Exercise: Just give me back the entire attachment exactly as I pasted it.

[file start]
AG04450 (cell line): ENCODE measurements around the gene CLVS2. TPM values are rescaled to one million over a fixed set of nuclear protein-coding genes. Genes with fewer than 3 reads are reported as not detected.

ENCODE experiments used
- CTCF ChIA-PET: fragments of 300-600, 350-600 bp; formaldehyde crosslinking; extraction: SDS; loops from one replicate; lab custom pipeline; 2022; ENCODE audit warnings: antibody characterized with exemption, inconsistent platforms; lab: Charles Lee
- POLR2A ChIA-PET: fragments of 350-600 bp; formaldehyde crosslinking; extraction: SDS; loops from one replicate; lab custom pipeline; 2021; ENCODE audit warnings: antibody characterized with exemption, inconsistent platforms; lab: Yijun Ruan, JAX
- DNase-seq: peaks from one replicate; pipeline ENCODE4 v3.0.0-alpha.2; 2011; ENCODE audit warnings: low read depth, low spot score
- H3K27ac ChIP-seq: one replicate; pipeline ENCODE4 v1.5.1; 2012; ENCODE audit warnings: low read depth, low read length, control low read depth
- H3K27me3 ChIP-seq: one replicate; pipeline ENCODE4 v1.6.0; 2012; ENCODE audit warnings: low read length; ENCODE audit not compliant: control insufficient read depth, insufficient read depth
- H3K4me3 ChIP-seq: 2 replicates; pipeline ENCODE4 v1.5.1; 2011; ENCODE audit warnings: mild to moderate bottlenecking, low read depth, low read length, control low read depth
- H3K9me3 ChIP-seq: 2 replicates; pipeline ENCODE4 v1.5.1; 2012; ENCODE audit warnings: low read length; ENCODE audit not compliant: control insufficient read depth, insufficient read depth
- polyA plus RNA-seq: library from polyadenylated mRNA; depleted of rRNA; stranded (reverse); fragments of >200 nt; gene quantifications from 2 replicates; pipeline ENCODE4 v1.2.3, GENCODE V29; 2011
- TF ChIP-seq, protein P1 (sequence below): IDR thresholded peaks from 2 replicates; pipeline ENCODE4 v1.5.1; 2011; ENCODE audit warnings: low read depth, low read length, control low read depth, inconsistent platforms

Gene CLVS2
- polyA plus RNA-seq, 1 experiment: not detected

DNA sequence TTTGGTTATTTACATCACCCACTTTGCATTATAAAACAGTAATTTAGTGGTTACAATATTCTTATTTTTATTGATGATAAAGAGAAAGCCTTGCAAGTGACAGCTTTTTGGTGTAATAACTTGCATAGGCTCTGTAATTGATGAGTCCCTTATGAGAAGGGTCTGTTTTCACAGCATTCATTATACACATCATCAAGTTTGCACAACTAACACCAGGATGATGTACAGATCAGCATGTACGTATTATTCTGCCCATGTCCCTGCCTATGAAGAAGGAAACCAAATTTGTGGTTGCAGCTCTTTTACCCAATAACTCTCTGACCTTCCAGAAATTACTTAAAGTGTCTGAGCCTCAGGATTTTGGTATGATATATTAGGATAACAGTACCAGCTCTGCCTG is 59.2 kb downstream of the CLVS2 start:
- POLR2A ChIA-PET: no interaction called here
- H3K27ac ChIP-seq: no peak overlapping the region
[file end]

AG04450 (cell line): ENCODE measurements around the gene CLVS2. TPM values are rescaled to one million over a fixed set of nuclear protein-coding genes. Genes with fewer than 3 reads are reported as not detected.

ENCODE experiments used
- CTCF ChIA-PET: fragments of 300-600, 350-600 bp; formaldehyde crosslinking; extraction: SDS; loops from one replicate; lab custom pipeline; 2022; ENCODE audit warnings: antibody characterized with exemption, inconsistent platforms; lab: Charles Lee
- POLR2A ChIA-PET: fragments of 350-600 bp; formaldehyde crosslinking; extraction: SDS; loops from one replicate; lab custom pipeline; 2021; ENCODE audit warnings: antibody characterized with exemption, inconsistent platforms; lab: Yijun Ruan, JAX
- DNase-seq: peaks from one replicate; pipeline ENCODE4 v3.0.0-alpha.2; 2011; ENCODE audit warnings: low read depth, low spot score
- H3K27ac ChIP-seq: one replicate; pipeline ENCODE4 v1.5.1; 2012; ENCODE audit warnings: low read depth, low read length, control low read depth
- H3K27me3 ChIP-seq: one replicate; pipeline ENCODE4 v1.6.0; 2012; ENCODE audit warnings: low read length; ENCODE audit not compliant: control insufficient read depth, insufficient read depth
- H3K4me3 ChIP-seq: 2 replicates; pipeline ENCODE4 v1.5.1; 2011; ENCODE audit warnings: mild to moderate bottlenecking, low read depth, low read length, control low read depth
- H3K9me3 ChIP-seq: 2 replicates; pipeline ENCODE4 v1.5.1; 2012; ENCODE audit warnings: low read length; ENCODE audit not compliant: control insufficient read depth, insufficient read depth
- polyA plus RNA-seq: library from polyadenylated mRNA; depleted of rRNA; stranded (reverse); fragments of >200 nt; gene quantifications from 2 replicates; pipeline ENCODE4 v1.2.3, GENCODE V29; 2011
- TF ChIP-seq, protein P1 (sequence below): IDR thresholded peaks from 2 replicates; pipeline ENCODE4 v1.5.1; 2011; ENCODE audit warnings: low read depth, low read length, control low read depth, inconsistent platforms

Gene CLVS2
- polyA plus RNA-seq, 1 experiment: not detected

DNA sequence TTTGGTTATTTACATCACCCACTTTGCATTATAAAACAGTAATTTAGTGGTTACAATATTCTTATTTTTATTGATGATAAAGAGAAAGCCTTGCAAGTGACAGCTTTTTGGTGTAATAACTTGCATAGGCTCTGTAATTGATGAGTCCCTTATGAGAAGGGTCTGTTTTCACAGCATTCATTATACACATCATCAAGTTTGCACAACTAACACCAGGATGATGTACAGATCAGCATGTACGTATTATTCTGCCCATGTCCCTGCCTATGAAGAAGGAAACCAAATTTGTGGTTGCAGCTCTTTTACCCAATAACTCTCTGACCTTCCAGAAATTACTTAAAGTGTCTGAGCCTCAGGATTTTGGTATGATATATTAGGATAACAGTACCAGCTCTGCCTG is 59.2 kb downstream of the CLVS2 start:
- POLR2A ChIA-PET: no interaction called here
- H3K27ac ChIP-seq: no peak overlapping the region